backtop


Print

Investigators crack down on illegal tactics against AMD

South Korean antitrust investigators fined Intel Corp. 26 billion won ($25 million), for illegal rebates and parts discounts to manufacturers on condition that they not buy from rival manufacturer AMD.

The fine, which closely mirrors the outcome of a similar antitrust investigation in Japan in 2005, makes Intel the second major global technology company to be disciplined by South Korea’s Fair Trade Commission, after Microsoft in December 2005.

Intel said it was displeased with the outcome of the order, and is considering appeal.

“We're disappointed and we completely disagree with the findings,” said Intel’s senior VP and general counsel Bruce Sewell.

South Korean officials hit Intel with antitrust charges last year, working from findings of a two-year investigation wrapped up last September.

Forbes called the rebates a “time-honored practice in the personal computer industry;” identical practices in Europe, the United States, and Japan have since landed the company in considerable hot water. Both European and American investigations are still pending.

In Europe, rumors of a “provisional decision” at the end of last month proved to be false, after European Commission officials dismissed a report that it had gathered sufficient evidence to enter a ruling. Despite that, the Commission promised an antitrust ruling against Intel “as soon as possible,” but refused to provide a specific timeline.

If antitrust rulings against Microsoft are any indication, Korea’s ruling against Intel will be a pittance against the kind of money that European investigators might fine. Antitrust investigations against Microsoft hit the company with a whopping $1.4 billion fine last February – compared to $32 million in South Korea – and EU antitrust rules allow for fines of up to 10 percent of annual sales.

Intel will wait for the dust to settle before it acts, it said, as the official outcome could take between 30 and 60 days and may change significantly during that time. The company can also opt to request reconsideration from the KFTC, or choose to seek a court ruling.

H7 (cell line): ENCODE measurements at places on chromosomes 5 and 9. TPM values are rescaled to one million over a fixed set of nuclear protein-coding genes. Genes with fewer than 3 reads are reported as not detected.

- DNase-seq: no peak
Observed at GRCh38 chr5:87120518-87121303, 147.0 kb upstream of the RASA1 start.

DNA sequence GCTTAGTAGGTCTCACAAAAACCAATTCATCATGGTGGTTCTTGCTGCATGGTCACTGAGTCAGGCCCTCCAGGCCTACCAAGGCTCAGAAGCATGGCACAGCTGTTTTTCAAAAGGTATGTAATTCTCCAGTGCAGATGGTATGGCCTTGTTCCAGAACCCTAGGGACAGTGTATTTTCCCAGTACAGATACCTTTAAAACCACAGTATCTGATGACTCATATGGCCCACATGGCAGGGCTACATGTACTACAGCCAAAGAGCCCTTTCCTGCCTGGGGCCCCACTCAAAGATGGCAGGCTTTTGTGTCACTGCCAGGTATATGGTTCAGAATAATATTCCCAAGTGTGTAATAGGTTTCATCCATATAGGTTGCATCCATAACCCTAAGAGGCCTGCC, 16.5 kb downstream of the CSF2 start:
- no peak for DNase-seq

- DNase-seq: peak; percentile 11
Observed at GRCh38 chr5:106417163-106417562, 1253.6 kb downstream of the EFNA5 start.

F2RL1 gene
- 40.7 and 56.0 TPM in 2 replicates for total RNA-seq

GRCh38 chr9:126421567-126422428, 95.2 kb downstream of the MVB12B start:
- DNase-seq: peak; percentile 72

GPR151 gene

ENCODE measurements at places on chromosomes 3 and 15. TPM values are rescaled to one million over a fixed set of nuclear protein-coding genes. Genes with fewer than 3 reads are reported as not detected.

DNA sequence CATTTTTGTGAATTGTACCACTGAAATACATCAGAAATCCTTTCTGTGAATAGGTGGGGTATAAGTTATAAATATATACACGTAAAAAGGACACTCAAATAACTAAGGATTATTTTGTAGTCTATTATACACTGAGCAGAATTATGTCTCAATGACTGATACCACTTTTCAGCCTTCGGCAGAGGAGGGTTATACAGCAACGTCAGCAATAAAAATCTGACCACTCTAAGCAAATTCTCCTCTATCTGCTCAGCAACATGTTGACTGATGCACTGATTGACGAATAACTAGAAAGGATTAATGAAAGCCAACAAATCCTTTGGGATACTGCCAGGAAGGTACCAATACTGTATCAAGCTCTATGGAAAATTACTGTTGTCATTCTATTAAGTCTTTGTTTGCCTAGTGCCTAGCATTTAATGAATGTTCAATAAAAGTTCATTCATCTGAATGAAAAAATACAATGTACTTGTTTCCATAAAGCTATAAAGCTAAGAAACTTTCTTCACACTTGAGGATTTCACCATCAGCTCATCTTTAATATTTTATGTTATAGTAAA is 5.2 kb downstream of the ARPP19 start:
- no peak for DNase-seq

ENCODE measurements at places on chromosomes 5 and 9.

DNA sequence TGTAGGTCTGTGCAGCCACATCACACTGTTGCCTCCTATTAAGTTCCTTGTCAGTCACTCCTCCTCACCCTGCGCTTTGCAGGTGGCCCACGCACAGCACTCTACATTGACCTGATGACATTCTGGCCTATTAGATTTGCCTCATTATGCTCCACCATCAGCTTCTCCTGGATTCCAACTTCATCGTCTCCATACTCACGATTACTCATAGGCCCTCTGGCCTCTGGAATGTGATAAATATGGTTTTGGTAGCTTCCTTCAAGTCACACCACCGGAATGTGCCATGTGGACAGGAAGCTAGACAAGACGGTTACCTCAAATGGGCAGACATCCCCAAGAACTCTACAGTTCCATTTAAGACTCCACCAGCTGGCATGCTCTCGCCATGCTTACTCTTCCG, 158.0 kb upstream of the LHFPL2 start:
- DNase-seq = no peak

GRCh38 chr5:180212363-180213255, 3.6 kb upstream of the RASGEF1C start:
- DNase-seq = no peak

Regardless, Intel denied any wrongdoing with respect to its rebate practices.

“To ask us to cease and desist behavior which we are not doing and never have done is odd,” said Intel representative Nick Jacobs. “We don't use rebates in an anticompetitive fashion.”





“We do believe we have a moral responsibility to keep porn off the iPhone.” -- Steve Jobs
Related Articles



Latest Headlines
This Can / May Satisfy the Movie lovers
February 19, 2017, 9:52 AM
AMD Offers
February 17, 2017, 6:01 AM
Selective Desktop Computers
February 10, 2017, 6:25 AM
Desktop or laptop is recommended
February 7, 2017, 10:51 AM




Latest Blog Posts
Around the World
Saimin Nidarson - Feb 18, 2017, 5:48 AM
News of Future
Saimin Nidarson - Feb 17, 2017, 6:30 AM
Some News
Saimin Nidarson - Feb 14, 2017, 5:36 AM
What's New?
Saimin Nidarson - Feb 10, 2017, 6:15 AM
Unleashed News
Saimin Nidarson - Feb 9, 2017, 6:00 AM
Eye catching news
Saimin Nidarson - Feb 8, 2017, 6:16 AM
Some World News
Saimin Nidarson - Feb 7, 2017, 6:15 AM
Today’s news
Saimin Nidarson - Feb 6, 2017, 10:11 AM
Some News
Saimin Nidarson - Feb 5, 2017, 7:27 AM
Notes and News
Saimin Nidarson - Feb 4, 2017, 5:53 AM
World News
Saimin Nidarson - Feb 3, 2017, 5:30 AM
Gadget News
Saimin Nidarson - Feb 2, 2017, 7:00 AM
News Around The World.
Saimin Nidarson - Feb 1, 2017, 7:20 AM
Some News
Saimin Nidarson - Jan 31, 2017, 7:57 AM
Tips of Today
Saimin Nidarson - Jan 30, 2017, 6:53 AM
What is new?
Saimin Nidarson - Jan 29, 2017, 6:26 AM






botimage
Copyright 2017 DailyTech LLC. - RSS Feed | Advertise | About Us | Ethics | FAQ | Terms, Conditions & Privacy Information | Kristopher Kubicki